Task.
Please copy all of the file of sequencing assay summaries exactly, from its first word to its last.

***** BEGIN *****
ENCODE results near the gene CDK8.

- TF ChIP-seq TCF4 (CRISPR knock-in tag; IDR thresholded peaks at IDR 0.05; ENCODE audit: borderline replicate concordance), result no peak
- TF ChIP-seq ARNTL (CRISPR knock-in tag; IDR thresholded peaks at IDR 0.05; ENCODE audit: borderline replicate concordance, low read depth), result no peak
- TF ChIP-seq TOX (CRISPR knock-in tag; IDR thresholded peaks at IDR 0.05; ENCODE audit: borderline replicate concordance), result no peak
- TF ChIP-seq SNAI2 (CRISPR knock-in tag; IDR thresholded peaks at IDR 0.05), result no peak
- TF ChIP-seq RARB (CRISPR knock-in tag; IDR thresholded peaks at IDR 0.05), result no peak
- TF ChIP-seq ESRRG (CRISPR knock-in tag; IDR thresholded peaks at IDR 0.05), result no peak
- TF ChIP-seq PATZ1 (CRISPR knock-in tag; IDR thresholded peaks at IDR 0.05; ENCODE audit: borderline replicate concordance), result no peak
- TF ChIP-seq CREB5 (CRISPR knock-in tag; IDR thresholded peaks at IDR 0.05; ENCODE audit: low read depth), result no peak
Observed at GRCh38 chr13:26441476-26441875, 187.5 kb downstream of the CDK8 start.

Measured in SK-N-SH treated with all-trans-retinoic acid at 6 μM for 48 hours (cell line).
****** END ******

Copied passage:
ENCODE results near the gene CDK8.

- TF ChIP-seq TCF4 (CRISPR knock-in tag; IDR thresholded peaks at IDR 0.05; ENCODE audit: borderline replicate concordance), result no peak
- TF ChIP-seq ARNTL (CRISPR knock-in tag; IDR thresholded peaks at IDR 0.05; ENCODE audit: borderline replicate concordance, low read depth), result no peak
- TF ChIP-seq TOX (CRISPR knock-in tag; IDR thresholded peaks at IDR 0.05; ENCODE audit: borderline replicate concordance), result no peak
- TF ChIP-seq SNAI2 (CRISPR knock-in tag; IDR thresholded peaks at IDR 0.05), result no peak
- TF ChIP-seq RARB (CRISPR knock-in tag; IDR thresholded peaks at IDR 0.05), result no peak
- TF ChIP-seq ESRRG (CRISPR knock-in tag; IDR thresholded peaks at IDR 0.05), result no peak
- TF ChIP-seq PATZ1 (CRISPR knock-in tag; IDR thresholded peaks at IDR 0.05; ENCODE audit: borderline replicate concordance), result no peak
- TF ChIP-seq CREB5 (CRISPR knock-in tag; IDR thresholded peaks at IDR 0.05; ENCODE audit: low read depth), result no peak
Observed at GRCh38 chr13:26441476-26441875, 187.5 kb downstream of the CDK8 start.

Measured in SK-N-SH treated with all-trans-retinoic acid at 6 μM for 48 hours (cell line).